Over the next 5-10 years, 5G and other technologies will take the electronics instrumentation market to higher frequencies spelling significant growth opportunities for test manufacturers. The move towards a more connected, zero-latency, and autonomous world will certainly provide room for growth for the electronic instrumentation market. With the Internet of Things (IoT), a myriad of devices will be connected to the Internet. While low latency will not be provided for all applications and devices in the short term due to costs, the desire for low or no latency for a number of devices and applications is here and will provide opportunities to test manufacturers.

While wireless communications and aerospace and defense will remain significant end-user segments for electronic test and measurement equipment, demand is likely to increase in smaller end-user segments such as automotive and industrial electronics due to the greater integration of wireless technology in various devices.

The world is also on the path to become more autonomous with mobile robots, drones, and autonomous cars. While all of these technologies will translate into demand for electronic instrumentation, some, such as the autonomous car, will generate significant opportunities for test manufacturers due to the onus put on safety. Leading automotive OEMs are currently embracing automated driving translating into significant R&D opportunities for test manufacturers.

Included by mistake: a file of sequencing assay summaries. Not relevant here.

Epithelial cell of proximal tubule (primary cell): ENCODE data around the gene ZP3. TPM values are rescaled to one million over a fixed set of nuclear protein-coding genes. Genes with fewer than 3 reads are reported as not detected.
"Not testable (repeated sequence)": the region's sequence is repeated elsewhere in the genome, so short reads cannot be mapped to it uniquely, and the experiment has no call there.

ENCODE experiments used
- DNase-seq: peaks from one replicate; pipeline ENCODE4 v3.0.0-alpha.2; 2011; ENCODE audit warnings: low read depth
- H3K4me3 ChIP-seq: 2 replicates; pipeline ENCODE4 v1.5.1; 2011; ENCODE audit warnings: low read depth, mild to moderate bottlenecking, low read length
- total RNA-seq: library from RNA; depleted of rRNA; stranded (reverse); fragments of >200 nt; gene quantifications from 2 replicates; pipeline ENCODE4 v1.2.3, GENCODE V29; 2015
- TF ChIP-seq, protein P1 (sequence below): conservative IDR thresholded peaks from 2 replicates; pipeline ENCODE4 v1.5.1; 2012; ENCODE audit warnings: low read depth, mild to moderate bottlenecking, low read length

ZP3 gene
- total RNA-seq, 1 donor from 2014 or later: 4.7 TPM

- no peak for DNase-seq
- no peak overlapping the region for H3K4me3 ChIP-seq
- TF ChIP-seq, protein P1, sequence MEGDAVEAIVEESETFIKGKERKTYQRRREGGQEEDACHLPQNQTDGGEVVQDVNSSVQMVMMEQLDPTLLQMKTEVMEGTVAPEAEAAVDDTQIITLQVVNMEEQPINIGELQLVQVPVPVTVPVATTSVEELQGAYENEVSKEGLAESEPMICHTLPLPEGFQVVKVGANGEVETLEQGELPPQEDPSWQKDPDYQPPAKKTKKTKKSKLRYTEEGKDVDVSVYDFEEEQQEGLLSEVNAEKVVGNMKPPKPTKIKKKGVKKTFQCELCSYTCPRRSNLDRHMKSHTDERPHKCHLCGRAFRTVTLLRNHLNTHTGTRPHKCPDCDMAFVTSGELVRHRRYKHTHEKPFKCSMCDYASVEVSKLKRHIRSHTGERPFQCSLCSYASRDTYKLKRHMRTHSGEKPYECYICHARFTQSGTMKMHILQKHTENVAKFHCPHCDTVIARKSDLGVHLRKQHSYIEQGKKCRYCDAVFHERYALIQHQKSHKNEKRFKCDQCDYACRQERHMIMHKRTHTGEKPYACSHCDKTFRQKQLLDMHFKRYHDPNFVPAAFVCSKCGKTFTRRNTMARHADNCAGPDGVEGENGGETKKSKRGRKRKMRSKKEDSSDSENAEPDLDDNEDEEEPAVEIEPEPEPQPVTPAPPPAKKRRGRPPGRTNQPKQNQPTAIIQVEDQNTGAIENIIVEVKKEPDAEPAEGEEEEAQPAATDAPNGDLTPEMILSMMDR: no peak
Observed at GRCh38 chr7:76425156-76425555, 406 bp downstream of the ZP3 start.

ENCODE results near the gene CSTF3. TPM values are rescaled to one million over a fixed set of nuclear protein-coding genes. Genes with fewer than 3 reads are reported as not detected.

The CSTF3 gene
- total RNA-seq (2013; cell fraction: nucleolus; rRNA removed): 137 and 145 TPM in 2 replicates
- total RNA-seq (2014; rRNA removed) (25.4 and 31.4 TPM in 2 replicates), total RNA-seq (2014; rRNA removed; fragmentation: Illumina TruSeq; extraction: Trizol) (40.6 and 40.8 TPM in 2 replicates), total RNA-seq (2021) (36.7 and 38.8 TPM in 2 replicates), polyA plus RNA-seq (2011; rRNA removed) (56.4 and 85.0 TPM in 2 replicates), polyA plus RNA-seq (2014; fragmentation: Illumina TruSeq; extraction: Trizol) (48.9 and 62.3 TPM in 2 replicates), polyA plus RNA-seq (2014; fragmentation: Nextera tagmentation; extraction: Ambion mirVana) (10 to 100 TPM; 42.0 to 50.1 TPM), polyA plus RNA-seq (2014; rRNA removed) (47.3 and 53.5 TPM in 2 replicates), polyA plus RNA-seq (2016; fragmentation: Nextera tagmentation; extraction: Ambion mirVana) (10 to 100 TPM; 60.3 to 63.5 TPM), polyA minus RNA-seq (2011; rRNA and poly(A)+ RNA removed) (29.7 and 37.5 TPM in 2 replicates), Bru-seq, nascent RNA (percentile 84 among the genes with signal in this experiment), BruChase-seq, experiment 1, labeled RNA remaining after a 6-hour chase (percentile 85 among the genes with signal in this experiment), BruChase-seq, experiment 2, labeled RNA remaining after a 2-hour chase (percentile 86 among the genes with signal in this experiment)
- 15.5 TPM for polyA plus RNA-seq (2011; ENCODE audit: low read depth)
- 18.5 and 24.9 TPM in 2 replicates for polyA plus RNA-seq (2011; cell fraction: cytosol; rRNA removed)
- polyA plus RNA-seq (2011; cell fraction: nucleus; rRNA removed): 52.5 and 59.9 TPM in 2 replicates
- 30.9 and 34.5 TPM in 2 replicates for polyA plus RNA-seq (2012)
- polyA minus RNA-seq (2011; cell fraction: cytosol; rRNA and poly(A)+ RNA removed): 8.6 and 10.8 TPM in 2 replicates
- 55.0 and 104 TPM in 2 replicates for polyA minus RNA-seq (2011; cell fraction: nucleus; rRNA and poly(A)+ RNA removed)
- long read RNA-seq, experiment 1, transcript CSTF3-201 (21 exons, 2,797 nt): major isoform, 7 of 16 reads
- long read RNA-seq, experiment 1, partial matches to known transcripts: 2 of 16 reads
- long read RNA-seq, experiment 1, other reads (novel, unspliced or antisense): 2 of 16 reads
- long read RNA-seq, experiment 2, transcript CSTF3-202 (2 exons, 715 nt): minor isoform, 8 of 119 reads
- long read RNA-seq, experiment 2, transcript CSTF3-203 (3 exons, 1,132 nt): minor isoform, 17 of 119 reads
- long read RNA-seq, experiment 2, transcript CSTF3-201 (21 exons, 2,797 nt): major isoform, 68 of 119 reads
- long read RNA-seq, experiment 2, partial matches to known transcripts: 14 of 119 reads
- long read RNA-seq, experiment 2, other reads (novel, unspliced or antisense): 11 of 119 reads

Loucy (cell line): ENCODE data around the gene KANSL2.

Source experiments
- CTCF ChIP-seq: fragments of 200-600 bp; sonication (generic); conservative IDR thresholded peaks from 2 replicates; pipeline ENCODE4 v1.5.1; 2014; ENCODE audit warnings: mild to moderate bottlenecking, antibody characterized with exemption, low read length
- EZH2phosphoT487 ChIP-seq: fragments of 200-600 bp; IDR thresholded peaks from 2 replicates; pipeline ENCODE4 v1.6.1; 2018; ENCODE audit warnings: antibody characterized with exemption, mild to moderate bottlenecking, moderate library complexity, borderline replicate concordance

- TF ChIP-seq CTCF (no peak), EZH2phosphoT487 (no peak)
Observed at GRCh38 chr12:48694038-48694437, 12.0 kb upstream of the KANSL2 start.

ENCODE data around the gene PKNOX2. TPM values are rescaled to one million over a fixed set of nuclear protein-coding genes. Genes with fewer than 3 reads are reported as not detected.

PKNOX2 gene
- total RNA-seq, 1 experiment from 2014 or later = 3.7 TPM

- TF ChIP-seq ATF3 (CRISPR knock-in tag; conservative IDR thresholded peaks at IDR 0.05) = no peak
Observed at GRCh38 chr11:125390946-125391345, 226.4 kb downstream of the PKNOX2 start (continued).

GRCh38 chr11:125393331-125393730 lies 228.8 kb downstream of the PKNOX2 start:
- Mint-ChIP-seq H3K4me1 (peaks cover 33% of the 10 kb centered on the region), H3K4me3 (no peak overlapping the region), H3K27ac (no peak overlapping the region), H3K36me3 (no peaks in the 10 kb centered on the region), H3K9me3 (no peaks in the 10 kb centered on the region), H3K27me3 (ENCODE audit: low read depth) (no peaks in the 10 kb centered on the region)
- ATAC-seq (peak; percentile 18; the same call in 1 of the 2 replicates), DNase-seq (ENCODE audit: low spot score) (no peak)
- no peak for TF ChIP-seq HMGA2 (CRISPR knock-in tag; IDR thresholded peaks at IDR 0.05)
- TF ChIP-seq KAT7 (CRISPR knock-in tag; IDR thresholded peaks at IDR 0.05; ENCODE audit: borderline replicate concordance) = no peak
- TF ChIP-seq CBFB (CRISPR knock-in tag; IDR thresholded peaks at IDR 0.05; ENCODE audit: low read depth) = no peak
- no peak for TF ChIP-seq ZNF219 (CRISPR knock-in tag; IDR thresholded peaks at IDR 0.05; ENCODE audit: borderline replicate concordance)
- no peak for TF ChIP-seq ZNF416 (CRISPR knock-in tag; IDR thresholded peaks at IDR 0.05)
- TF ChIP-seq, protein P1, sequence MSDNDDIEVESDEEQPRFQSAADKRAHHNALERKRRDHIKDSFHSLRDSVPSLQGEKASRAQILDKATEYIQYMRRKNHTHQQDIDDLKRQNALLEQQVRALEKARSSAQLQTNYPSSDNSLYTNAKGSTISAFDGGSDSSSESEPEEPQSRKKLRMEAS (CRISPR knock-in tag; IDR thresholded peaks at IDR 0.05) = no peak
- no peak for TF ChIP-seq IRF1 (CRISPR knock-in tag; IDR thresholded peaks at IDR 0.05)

The hyper connectivity of customers will also call for a greater focus from test manufacturers on their go-to-market channels. While online channels have grown in importance for mid and low-end test equipment, this trend is also relevant to more high-end expensive test equipment from a digital marketing perspective.

“The next decade will not come without challenges for the electronics instrumentation industry. However, trends are favorable to the future growth of the electronic test and measurement market. Test manufacturers must not only be aware of the evolution of technologies and related test requirements but also expand their horizons to understand the impact of other trends on their business,” summarised Ms. Cavazos.


Demand for IoT testing and monitoring equipment.

28/06/2015

As the trend towards connected living and the Internet of Things (IoT) continues to permeate home, work and city solutions, the need to keep tabs on a myriad of connected devices will thrust the global IoT testing and monitoring equipment market into the spotlight. The incorporation of machine-to-machine (M2M) communication – central to IoT deployment – as well as modules that require less power and bandwidth will bring with it several challenges that turn into a boon for testing and monitoring vendors.